[Waste] beer from the various bars drained into the utilizer, whence it was sucked into the public bar by a little auxiliary pump on the beer engine at a rate of about a spoonful per glass…
The next pub, the Block & Anchor in the East End, is a similarly grotty, penny-pinching place. The staff pay for their own drinks by short-changing customers. When Rosie the barmaid’s cigarette ash drops into a customer’s beer she apologises, tips it into a drip can, replaces the pint, and then serves someone else the beer from the drip can later in the shift. The manager, Mr Grainger, tips three buckets of slops into a half-empty cask of mild. Perce the Potman is supposed to clean the lines every Saturday but evidently never does.
I noticed that the bottles had been put on the shelves straight from the boxes without being polished; that the shelves were dirty; that the pewter was tarnished a dull dark-grey colour. There were puddles of beer on the counter; glasses were cloudy and smeared with finger marks. The electric-light bulbs were spattered with fly spots.
Pouring slops into the mild is bad; is letting down beer with water better, or worse? We suppose it depends on whether you prioritise hygiene or intoxication. One of the best passages in the book concerns Mr Grainger’s furtiveness over this illicit activity:
“I’d better do the cellar today,” he muttered, with a sidelong glance at the clock. “You ain’t got time to go down there today. See?”
Of course Bill forgets and does go into the cellar where he discovers a funnel jammed into the top of a cask of mild, half full of water, with two more buckets of water at its side. Fearing he has been rumbled, Grainger becomes tense and knocks back several gins.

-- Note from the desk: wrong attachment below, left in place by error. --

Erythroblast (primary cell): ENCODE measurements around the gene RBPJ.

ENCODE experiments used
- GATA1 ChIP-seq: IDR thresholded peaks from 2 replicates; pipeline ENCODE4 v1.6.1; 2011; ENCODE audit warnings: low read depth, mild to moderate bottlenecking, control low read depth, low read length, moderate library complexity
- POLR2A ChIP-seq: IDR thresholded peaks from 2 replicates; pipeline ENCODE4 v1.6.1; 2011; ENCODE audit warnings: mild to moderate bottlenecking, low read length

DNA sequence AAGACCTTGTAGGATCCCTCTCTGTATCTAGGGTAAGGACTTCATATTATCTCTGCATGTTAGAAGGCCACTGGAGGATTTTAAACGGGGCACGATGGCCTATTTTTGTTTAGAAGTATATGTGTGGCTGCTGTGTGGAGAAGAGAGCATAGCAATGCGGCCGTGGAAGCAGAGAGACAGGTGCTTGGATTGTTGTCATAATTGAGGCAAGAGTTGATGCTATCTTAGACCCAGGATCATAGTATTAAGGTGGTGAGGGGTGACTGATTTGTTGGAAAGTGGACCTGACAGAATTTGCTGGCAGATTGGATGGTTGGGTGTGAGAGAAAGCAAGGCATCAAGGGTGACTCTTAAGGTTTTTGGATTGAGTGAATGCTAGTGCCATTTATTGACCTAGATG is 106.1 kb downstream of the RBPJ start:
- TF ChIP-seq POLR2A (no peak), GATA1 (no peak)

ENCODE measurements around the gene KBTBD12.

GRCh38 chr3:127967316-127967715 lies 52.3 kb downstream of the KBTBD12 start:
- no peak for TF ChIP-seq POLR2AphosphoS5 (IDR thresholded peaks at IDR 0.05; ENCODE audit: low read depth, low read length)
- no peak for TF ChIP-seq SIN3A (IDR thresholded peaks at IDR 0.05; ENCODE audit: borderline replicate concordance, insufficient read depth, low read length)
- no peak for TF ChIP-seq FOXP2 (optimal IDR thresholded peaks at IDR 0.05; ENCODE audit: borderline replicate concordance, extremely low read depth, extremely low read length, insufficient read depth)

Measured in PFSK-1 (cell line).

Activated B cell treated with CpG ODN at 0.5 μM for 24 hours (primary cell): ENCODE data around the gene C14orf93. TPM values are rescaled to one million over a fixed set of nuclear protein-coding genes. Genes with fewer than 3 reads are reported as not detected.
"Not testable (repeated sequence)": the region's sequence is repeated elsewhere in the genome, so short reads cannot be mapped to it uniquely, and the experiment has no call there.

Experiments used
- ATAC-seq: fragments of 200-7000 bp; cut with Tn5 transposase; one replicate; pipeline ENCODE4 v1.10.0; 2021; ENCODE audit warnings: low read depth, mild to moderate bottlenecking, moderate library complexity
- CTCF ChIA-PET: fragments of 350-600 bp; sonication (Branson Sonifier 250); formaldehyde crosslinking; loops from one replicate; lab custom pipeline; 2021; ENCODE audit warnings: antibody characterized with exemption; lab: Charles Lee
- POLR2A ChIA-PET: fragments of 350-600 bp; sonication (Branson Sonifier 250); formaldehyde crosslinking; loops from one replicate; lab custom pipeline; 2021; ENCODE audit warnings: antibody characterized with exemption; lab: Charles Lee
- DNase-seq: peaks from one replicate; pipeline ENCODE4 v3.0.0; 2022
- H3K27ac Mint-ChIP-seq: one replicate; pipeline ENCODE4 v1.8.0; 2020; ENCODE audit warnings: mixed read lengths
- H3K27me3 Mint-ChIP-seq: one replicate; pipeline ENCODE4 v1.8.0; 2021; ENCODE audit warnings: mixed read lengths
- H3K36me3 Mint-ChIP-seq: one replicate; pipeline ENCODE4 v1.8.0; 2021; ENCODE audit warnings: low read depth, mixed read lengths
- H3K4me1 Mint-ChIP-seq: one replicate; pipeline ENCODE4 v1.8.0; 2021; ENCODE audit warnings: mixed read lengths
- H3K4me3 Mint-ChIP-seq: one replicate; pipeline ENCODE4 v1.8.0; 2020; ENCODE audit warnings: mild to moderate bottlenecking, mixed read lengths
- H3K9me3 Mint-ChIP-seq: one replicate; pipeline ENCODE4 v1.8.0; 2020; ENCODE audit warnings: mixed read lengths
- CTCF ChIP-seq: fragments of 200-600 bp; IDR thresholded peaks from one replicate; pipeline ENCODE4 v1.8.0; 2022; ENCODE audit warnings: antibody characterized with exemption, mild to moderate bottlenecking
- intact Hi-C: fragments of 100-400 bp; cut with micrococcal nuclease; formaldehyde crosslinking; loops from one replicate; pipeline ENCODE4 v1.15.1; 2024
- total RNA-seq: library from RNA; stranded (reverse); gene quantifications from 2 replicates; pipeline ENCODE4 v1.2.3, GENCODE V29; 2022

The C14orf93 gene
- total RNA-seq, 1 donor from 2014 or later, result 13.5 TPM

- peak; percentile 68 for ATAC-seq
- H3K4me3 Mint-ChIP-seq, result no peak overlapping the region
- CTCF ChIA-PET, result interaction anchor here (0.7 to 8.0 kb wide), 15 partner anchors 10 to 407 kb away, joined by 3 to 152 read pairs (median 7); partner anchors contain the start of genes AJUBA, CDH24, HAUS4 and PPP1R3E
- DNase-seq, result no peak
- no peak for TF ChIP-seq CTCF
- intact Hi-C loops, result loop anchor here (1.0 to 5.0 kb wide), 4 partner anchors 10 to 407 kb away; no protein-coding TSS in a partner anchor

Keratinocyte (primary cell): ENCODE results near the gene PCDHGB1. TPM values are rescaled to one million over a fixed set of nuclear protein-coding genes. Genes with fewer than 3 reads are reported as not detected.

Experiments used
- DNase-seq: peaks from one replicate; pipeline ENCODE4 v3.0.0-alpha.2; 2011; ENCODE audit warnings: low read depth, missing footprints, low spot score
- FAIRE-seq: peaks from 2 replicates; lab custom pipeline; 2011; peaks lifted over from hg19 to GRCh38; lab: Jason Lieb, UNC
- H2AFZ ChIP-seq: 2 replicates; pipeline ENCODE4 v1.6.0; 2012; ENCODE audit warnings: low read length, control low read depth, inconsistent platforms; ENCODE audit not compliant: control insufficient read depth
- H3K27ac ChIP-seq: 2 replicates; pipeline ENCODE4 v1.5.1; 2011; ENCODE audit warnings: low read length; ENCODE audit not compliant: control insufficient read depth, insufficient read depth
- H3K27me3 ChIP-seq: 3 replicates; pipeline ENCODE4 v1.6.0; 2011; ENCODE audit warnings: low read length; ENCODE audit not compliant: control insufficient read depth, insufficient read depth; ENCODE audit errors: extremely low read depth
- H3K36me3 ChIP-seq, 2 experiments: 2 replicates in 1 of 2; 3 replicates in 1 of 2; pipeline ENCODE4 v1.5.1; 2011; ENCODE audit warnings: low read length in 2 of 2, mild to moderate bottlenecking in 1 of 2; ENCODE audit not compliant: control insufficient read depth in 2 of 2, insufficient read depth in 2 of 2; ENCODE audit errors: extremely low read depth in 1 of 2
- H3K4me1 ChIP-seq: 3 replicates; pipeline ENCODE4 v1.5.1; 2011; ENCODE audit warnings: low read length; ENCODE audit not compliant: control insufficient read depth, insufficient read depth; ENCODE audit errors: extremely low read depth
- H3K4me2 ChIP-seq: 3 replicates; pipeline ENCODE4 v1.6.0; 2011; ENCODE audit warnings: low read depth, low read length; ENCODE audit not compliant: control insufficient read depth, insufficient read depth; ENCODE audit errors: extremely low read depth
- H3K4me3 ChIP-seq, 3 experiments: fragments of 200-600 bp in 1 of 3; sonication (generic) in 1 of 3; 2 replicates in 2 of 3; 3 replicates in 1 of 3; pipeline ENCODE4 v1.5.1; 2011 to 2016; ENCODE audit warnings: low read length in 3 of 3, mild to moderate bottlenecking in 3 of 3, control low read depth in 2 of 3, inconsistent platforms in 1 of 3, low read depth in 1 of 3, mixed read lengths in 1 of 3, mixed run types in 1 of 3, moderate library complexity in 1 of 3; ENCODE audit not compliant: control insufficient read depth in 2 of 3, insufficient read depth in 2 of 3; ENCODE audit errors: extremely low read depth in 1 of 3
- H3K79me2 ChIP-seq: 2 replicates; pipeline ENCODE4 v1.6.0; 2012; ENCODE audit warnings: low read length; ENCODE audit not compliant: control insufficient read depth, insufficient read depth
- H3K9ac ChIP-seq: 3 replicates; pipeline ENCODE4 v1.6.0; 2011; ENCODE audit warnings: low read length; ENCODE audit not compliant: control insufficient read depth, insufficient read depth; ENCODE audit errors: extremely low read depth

Eventually, he confronts Bill.
“You know, a man can’t be honest in this line,” he blurted out, giggling foolishly to cover his embarrassment.
I decided to help him.
“No, I suppose he can’t,” I mumbled commiseratingly, “not with his staff guzzling all the profits.”
“No,” he said sadly… After a silence lasting several seconds he he glanced up at me, and I saw tears in his eyes.
He cleared his throat.
“A man’s got to try and make it up somehow, or else get the sack,” he mumbled.
Later, discussing the business with Irene, Bill makes two further observations:
It is useful to know that customers won’t notice six gallons of water in thirty gallons of ale, and “thirty bob a bucket for water is not so bad”.
Grainger chose his watering hours carefully: after all, which excise officer ever worked after midday on Saturday?
The pub that features in the third act, the White Lark, is a respectable place with decent managers, the Handens. Mr Handen is proud of his beer and holds the view that it is better to sell two casks of good clean beer than one of the dirty stuff:
I’m proud o’ my bitter; that’s what makes your name — and you don’t want to muck around with your mild too much, either. All mild-ale drinkers ain’t dumb, though there’s many as thinks they are.
But even they are winkingly dishonest in various small ways. For example, Mrs Handen always accepts a drink when offered by customers; if they’re poor, she takes a Guinness, and drinks it; but if they’re well off, she accepts a neat gin, takes a sip, and hides what remains beneath the bar to be sold to a customer later, thus being paid twice for the same drink.
The dirty tricks aren’t all on the publicans’ side, though, and Mr Handen clues Bill in on one of the brewery’s bits of slyness: they send in spies (Slimy Grimes, one is nicknamed; the other Mephistopheles) to check that staff aren’t drinking to excess, that things are being run properly, and that opening times are being observed. You’d call these mystery shoppers now, we suppose.
And then, worse, there is Mr Green, the brewery’s inspector, who turns up with shaking hands, accepts a run of free and discounted drinks, asks for the loan of some money (a bribe) and leaves having decided that there’s no need to actually go down into the cellar, up to the kitchen, or look at the books.